Rationale: There is conflicting information about the development and resolution of airway inflammation and airway hyperresponsiveness (AHR) after repeated airway exposure to allergen in sensitized mice.
Methods: Sensitized BALB/c and C57BL/6 mice were exposed to repeated allergen challenge on 3, 7, or 11 occasions. Airway function in response to inhaled methacholine was monitored; bronchoalveolar lavage fluid inflammatory cells were counted; and goblet cell metaplasia, peribronchial fibrosis, and smooth muscle hypertrophy were quantitated on tissue sections. Bone marrow–derived dendritic cells were generated after differentiation of bone marrow cells in the presence of growth factors.
Results: Sensitization to ovalbumin (OVA) in alum, followed by three airway exposures to OVA, induced lung eosinophilia, goblet cell metaplasia, mild peribronchial fibrosis, and peribronchial smooth muscle hypertrophy; increased levels of interleukin (IL)-4, IL-5, IL-13, granulocyte-macrophage colony–stimulating factor, transforming growth factor-β1, eotaxin-1, RANTES (regulated on activation, normal T-cell expressed and secreted), and OVA-specific IgG1 and IgE; and resulted in AHR. After seven airway challenges, development of AHR was markedly decreased as was the production of IL-4, IL-5, and IL-13. Levels of IL-10 in both strains and the level of IL-12 in BALB/c mice increased. After 11 challenges, airway eosinophilia and peribronchial fibrosis further declined and the cytokine and chemokine profiles continued to change. At this time point, the number of myeloid dendritic cells and expression of CD80 and CD86 in lungs were decreased compared with three challenges. After 11 challenges, intratracheal instillation of bone marrow–derived dendritic cells restored AHR and airway eosinophilia.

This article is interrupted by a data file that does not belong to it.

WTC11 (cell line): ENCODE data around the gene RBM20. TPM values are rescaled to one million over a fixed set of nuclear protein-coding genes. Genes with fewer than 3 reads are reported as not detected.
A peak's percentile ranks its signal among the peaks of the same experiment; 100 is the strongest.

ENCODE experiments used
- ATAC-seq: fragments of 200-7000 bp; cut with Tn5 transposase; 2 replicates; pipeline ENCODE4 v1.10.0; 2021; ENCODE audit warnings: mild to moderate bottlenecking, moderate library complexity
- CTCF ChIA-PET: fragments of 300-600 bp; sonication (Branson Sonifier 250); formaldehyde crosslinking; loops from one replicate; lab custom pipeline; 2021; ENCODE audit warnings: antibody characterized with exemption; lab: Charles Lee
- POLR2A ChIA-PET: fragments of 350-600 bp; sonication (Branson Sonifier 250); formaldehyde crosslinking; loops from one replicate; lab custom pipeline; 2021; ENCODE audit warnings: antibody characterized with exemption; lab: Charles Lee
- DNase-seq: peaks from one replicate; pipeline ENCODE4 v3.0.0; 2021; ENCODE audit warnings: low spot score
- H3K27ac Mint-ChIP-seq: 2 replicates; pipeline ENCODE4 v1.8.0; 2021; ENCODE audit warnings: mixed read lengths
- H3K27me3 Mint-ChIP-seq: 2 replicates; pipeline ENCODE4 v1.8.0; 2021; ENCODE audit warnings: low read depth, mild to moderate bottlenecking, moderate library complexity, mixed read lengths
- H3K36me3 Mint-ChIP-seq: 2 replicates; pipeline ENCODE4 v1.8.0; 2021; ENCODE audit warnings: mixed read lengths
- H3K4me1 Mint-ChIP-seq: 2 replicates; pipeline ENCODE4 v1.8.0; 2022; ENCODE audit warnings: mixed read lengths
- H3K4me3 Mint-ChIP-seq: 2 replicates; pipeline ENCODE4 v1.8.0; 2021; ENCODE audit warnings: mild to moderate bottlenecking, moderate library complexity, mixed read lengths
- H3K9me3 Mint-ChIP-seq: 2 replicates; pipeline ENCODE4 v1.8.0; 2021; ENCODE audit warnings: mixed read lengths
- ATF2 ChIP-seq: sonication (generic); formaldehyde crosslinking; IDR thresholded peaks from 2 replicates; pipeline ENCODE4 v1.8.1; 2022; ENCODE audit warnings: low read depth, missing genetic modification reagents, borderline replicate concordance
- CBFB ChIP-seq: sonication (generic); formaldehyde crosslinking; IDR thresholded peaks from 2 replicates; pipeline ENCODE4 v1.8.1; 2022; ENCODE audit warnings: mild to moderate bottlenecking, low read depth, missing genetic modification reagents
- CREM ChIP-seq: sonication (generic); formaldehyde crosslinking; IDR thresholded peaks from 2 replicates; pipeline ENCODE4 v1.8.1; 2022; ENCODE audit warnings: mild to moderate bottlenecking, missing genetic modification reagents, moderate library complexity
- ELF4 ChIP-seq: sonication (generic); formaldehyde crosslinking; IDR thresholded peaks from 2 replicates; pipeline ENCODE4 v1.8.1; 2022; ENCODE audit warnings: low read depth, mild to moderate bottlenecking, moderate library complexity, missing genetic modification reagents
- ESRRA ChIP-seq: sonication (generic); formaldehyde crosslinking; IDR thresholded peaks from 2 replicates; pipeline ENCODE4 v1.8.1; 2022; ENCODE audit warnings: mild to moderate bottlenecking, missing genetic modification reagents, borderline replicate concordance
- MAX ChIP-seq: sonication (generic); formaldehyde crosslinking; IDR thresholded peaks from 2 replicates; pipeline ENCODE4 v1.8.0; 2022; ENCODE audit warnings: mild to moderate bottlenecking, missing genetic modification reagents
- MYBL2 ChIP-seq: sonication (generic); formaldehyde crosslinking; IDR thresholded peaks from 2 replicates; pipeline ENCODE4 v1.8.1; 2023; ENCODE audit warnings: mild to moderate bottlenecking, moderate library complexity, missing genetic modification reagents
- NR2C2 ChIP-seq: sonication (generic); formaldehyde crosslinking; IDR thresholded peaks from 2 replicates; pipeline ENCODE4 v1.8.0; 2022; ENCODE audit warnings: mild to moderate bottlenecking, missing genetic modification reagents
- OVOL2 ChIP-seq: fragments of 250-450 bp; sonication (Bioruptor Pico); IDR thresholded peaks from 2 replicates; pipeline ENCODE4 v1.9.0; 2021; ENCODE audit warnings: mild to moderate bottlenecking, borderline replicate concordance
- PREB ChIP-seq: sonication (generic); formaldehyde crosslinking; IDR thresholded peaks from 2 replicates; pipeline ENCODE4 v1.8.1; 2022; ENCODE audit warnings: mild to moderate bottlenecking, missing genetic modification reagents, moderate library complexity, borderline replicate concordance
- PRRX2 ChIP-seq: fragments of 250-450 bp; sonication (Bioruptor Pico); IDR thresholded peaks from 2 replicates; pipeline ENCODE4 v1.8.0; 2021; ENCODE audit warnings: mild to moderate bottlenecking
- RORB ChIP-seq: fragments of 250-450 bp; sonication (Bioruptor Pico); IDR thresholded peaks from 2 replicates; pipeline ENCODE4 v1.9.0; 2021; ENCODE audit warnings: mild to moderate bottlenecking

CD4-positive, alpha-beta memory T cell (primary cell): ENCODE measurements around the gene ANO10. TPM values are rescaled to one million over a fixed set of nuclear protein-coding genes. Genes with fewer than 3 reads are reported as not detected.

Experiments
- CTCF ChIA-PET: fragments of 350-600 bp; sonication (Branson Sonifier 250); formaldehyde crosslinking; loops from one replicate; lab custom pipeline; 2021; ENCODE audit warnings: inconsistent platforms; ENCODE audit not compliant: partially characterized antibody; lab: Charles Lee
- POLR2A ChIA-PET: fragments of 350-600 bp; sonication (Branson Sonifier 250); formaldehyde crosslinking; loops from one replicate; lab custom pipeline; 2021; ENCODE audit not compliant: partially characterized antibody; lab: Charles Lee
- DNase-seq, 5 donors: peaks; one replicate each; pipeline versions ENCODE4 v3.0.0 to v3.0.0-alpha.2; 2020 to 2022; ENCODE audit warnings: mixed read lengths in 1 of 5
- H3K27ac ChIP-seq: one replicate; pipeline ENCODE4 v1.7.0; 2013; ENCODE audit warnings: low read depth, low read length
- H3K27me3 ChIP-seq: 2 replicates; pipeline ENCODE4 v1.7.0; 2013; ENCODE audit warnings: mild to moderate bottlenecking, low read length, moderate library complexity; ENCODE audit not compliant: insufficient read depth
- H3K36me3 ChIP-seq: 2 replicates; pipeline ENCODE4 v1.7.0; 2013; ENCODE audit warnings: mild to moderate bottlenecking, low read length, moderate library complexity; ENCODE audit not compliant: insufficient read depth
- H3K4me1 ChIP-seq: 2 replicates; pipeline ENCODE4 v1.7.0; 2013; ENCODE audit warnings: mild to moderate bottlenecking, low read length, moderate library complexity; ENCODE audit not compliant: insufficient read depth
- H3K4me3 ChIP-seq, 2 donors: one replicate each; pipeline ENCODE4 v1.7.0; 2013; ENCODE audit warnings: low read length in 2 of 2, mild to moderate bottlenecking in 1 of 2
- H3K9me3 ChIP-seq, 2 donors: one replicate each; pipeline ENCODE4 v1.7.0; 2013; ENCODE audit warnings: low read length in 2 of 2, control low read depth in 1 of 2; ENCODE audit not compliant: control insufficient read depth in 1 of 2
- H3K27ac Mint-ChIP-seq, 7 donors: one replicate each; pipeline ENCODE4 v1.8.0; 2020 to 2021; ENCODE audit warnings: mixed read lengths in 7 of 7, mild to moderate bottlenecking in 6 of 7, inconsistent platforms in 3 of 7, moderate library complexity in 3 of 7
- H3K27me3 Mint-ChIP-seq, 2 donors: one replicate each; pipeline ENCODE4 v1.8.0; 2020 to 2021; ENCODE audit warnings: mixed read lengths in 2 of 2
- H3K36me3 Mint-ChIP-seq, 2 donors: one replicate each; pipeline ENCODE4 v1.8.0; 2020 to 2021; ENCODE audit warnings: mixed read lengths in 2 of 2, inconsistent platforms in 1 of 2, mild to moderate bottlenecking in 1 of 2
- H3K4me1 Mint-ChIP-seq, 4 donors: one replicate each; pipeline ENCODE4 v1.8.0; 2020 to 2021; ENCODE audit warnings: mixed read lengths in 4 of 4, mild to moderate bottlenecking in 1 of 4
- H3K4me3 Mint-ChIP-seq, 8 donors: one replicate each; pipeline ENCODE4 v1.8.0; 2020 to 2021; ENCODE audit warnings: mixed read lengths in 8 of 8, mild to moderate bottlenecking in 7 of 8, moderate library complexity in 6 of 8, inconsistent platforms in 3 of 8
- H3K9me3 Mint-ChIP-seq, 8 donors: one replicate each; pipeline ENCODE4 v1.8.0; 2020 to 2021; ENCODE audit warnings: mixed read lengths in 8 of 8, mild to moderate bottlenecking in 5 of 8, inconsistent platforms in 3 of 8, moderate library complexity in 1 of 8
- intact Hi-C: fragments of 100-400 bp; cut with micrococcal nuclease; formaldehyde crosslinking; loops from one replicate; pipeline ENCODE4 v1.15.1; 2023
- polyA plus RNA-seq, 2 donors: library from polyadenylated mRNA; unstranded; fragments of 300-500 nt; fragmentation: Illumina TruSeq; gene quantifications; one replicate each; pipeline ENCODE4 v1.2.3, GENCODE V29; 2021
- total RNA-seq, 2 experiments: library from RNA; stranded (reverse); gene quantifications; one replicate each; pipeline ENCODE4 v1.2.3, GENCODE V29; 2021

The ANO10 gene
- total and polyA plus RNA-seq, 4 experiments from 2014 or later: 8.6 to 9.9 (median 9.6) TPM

Conclusions: These data suggest that repeated allergen exposure leads to progressive decreases in AHR and allergic inflammation, through decreases in myeloid dendritic cell numbers.
PMCID: PMC2662981  PMID: 16192450
airway hyperresponsiveness; chronic asthma; cytokine; dendritic cells; eosinophil
4.  The Absence of Interleukin 1 Receptor–Related T1/St2 Does Not Affect T Helper Cell Type 2 Development and Its Effector Function 
The Journal of Experimental Medicine  1999;190(10):1541-1548.
T1/ST2, an orphan receptor with homology with the interleukin (IL)-1 receptor family, is expressed constitutively and stably on the surface of T helper type 2 (Th2) cells, but not on Th1 cells. T1/ST2 is also expressed on mast cells, which are critical for Th2-mediated effector responses. To evaluate whether T1/ST2 is required for Th2 responses and mast cell function, we have generated T1/ST2-deficient (T1/ST2−/−) mice and examined the roles of T1/ST2. Naive CD4+ T cells isolated from T1/ST2−/− mice developed to Th2 cells in response to IL-4 in vitro. T1/ST2−/− mice showed normal Th2 responses after infection with the helminthic parasite Nippostrongylus brasiliensis as well as in the mouse model of allergen-induced airway inflammation. In addition, differentiation and function of bone marrow–derived cultured mast cells were unaffected. These findings demonstrate that T1/ST2 does not play an essential role in development and function of Th2 cells and mast cells.
PMCID: PMC2195706  PMID: 10562328
gene targeting; interleukin 1 receptor family; mast cell; asthma; T helper cells types 1 and 2

Results 1-4 (4)